# How strong is an oracle that avoid don't-halt

Consider such an oracle:

Given a turing machine[1], return the halting state it falls on, or arbitary result(but don't stuck in) if the TM doesn't halt.

1. How strong is a TM with the oracle?
2. Can the oracle exist(or does the question always have an answer) if change [1] into a TM with the oracle?

Some results I get:

1. It's as strong as a TM with oracle that compare running time of two programs, or arbitary returned value if both don't halt.
2. If the oracle returns integer the TM returns(may need to define a way it outputs integer), or arbitary integer if it doesn't halt, we can solve the halting problem by getting the runtime and check. However, currently I can't output from the oracle a string of any finite length if the length can be arbitary long, promising it's finite.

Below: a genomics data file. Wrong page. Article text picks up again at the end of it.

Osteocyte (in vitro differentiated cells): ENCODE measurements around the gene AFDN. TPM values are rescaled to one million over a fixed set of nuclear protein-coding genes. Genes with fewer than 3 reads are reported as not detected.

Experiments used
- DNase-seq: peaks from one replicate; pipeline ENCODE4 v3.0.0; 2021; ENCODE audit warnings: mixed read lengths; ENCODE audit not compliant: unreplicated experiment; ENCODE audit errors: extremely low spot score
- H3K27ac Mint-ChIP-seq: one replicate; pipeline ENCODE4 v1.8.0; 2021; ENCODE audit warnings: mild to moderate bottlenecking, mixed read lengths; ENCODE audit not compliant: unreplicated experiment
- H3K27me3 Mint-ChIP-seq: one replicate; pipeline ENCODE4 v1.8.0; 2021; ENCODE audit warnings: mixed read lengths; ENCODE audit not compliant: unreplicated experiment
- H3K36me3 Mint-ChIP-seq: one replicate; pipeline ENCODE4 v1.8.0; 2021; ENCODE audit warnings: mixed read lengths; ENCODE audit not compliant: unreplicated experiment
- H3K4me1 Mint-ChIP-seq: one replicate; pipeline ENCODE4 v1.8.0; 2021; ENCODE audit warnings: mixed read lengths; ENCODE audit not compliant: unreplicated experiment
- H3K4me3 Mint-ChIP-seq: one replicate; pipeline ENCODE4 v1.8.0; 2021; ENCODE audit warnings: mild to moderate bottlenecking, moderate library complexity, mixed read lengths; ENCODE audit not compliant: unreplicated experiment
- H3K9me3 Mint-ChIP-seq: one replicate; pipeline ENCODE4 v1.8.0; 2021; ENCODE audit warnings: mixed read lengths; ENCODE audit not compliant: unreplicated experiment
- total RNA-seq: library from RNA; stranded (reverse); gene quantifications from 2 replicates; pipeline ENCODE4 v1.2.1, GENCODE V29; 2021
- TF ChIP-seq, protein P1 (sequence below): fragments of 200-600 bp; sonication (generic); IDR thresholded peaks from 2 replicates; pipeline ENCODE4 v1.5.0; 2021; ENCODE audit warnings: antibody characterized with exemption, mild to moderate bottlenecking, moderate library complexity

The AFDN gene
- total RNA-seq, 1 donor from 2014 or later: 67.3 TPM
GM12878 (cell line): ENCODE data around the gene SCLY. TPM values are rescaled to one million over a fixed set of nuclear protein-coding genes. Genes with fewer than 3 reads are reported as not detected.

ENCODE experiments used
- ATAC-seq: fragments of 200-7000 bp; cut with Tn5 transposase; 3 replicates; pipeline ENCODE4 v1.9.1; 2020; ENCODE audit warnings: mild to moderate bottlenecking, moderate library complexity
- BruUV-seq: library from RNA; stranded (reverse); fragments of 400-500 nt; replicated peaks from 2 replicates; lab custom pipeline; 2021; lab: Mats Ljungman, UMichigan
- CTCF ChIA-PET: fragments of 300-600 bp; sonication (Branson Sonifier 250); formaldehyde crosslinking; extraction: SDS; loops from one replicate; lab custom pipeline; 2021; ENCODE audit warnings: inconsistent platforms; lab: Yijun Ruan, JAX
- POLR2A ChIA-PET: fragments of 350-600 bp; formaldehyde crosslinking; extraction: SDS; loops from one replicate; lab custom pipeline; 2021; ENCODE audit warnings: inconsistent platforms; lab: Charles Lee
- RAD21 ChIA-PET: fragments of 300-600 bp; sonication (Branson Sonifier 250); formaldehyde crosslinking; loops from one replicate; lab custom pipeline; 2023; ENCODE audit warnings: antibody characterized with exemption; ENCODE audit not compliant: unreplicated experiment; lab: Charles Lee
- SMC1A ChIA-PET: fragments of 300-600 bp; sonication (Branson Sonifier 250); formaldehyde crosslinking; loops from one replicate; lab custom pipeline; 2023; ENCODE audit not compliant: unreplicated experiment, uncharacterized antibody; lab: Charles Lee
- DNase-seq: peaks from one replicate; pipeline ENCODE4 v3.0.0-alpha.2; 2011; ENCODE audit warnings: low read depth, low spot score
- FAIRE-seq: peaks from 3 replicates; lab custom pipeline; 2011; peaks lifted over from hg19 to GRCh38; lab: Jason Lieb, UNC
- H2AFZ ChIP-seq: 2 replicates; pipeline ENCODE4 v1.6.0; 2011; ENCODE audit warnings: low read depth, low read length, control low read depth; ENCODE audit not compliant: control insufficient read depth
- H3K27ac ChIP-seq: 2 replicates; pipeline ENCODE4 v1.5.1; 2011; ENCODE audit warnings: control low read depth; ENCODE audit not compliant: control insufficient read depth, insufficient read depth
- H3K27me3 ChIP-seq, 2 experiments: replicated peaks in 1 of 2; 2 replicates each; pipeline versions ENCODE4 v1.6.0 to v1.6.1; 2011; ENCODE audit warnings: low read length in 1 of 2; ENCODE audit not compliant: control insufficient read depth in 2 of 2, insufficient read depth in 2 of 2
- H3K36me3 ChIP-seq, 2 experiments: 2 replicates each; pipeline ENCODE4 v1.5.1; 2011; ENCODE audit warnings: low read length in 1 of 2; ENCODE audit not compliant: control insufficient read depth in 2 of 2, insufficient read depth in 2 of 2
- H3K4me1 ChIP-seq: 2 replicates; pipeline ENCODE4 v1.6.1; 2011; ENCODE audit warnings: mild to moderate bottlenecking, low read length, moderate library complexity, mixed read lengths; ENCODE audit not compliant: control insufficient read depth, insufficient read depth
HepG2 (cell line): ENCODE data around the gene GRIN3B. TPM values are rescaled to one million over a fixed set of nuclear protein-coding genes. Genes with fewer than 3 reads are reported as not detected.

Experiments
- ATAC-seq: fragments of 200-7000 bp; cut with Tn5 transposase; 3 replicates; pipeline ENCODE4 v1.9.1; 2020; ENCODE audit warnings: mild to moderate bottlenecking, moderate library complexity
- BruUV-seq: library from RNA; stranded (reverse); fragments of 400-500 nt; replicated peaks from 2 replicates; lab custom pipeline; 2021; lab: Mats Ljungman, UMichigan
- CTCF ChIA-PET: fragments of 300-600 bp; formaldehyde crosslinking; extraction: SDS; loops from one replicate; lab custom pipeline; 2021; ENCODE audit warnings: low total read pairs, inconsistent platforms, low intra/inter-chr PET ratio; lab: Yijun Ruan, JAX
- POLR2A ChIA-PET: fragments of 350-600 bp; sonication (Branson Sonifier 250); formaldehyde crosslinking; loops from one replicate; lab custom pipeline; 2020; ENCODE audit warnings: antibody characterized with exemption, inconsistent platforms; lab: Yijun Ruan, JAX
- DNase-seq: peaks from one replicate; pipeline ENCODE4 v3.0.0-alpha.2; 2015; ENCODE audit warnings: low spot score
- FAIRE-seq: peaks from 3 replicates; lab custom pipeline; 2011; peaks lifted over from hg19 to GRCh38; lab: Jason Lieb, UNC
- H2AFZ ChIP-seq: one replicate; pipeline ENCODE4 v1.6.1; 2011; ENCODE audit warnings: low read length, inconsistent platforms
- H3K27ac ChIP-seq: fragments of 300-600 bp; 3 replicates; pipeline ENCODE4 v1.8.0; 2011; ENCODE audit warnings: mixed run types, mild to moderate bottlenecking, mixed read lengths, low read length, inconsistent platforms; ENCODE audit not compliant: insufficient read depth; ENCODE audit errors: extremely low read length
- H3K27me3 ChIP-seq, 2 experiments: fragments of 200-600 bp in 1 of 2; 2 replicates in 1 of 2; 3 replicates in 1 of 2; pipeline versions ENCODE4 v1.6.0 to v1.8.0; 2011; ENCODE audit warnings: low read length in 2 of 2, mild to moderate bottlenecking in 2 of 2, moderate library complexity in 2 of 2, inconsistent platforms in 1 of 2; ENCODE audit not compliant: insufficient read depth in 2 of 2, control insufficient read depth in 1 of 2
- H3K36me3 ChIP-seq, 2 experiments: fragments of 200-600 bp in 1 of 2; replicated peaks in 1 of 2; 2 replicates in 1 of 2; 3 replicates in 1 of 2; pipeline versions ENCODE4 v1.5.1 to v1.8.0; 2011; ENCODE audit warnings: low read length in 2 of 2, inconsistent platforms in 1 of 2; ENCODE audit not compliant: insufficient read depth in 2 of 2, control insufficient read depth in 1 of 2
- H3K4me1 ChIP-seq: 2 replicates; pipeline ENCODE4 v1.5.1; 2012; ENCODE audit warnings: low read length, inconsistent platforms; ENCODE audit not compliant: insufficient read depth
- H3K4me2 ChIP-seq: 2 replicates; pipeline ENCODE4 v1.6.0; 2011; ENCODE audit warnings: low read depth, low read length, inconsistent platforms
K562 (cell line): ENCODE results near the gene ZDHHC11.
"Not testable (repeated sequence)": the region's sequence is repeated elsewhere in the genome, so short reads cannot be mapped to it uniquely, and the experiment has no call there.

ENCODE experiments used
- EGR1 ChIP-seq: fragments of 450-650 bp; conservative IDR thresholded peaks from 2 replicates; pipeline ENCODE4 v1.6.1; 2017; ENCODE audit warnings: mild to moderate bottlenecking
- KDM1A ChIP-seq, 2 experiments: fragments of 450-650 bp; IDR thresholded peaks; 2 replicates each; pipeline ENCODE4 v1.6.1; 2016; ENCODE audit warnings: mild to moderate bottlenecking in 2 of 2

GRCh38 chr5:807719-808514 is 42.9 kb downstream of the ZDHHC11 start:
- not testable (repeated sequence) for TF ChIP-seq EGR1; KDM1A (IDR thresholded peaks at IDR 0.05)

• Try asking it in the computer science branch of stack-exchange Aug 8 '19 at 15:37
– l4m2
Aug 8 '19 at 15:40
• @NoahSchweber It's currently in both SE, not sure what'd happen
– l4m2
Aug 8 '19 at 16:10
• I don't understand the non-yellow part. If you mean an oracle returning the number of steps before the program halts (if it does) and if it doesn't halt return anything (but always return something) then your oracle is the oracle for the halting problem. Then you can construct recursively a new oracle for those programs using the oracle during their execution. Aug 8 '19 at 23:14

$$X$$ has PA degree iff for every computable infinite binary tree $$T$$, there is an infinite path through $$T$$ computable relative to $$X$$.